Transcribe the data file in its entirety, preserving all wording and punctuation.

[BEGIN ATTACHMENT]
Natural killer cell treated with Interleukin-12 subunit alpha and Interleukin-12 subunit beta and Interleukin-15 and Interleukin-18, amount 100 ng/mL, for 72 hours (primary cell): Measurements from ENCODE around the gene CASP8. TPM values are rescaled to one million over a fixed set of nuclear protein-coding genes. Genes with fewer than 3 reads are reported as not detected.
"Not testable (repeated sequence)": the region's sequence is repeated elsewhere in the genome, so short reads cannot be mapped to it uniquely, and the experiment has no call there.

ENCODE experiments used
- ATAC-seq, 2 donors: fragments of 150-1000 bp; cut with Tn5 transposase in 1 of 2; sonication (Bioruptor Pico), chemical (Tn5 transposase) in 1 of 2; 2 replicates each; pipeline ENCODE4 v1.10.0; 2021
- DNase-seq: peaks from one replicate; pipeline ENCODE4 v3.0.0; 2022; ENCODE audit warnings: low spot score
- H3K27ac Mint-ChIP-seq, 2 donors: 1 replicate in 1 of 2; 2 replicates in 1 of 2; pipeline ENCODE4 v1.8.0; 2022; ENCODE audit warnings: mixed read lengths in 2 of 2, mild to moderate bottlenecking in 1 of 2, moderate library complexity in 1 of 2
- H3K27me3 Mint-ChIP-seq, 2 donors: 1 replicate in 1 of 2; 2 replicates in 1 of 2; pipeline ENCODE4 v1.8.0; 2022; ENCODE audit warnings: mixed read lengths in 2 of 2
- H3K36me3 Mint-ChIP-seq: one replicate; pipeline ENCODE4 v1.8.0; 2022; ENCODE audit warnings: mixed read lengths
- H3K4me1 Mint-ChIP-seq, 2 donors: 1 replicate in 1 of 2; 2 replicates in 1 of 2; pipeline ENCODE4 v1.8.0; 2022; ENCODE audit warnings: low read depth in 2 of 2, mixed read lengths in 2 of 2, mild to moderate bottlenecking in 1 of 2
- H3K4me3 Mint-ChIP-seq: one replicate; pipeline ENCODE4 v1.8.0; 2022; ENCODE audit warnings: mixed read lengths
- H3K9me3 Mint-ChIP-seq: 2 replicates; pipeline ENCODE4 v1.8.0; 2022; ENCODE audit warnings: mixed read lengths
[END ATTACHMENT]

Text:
Natural killer cell treated with Interleukin-12 subunit alpha and Interleukin-12 subunit beta and Interleukin-15 and Interleukin-18, amount 100 ng/mL, for 72 hours (primary cell): Measurements from ENCODE around the gene CASP8. TPM values are rescaled to one million over a fixed set of nuclear protein-coding genes. Genes with fewer than 3 reads are reported as not detected.
"Not testable (repeated sequence)": the region's sequence is repeated elsewhere in the genome, so short reads cannot be mapped to it uniquely, and the experiment has no call there.

ENCODE experiments used
- ATAC-seq, 2 donors: fragments of 150-1000 bp; cut with Tn5 transposase in 1 of 2; sonication (Bioruptor Pico), chemical (Tn5 transposase) in 1 of 2; 2 replicates each; pipeline ENCODE4 v1.10.0; 2021
- DNase-seq: peaks from one replicate; pipeline ENCODE4 v3.0.0; 2022; ENCODE audit warnings: low spot score
- H3K27ac Mint-ChIP-seq, 2 donors: 1 replicate in 1 of 2; 2 replicates in 1 of 2; pipeline ENCODE4 v1.8.0; 2022; ENCODE audit warnings: mixed read lengths in 2 of 2, mild to moderate bottlenecking in 1 of 2, moderate library complexity in 1 of 2
- H3K27me3 Mint-ChIP-seq, 2 donors: 1 replicate in 1 of 2; 2 replicates in 1 of 2; pipeline ENCODE4 v1.8.0; 2022; ENCODE audit warnings: mixed read lengths in 2 of 2
- H3K36me3 Mint-ChIP-seq: one replicate; pipeline ENCODE4 v1.8.0; 2022; ENCODE audit warnings: mixed read lengths
- H3K4me1 Mint-ChIP-seq, 2 donors: 1 replicate in 1 of 2; 2 replicates in 1 of 2; pipeline ENCODE4 v1.8.0; 2022; ENCODE audit warnings: low read depth in 2 of 2, mixed read lengths in 2 of 2, mild to moderate bottlenecking in 1 of 2
- H3K4me3 Mint-ChIP-seq: one replicate; pipeline ENCODE4 v1.8.0; 2022; ENCODE audit warnings: mixed read lengths
- H3K9me3 Mint-ChIP-seq: 2 replicates; pipeline ENCODE4 v1.8.0; 2022; ENCODE audit warnings: mixed read lengths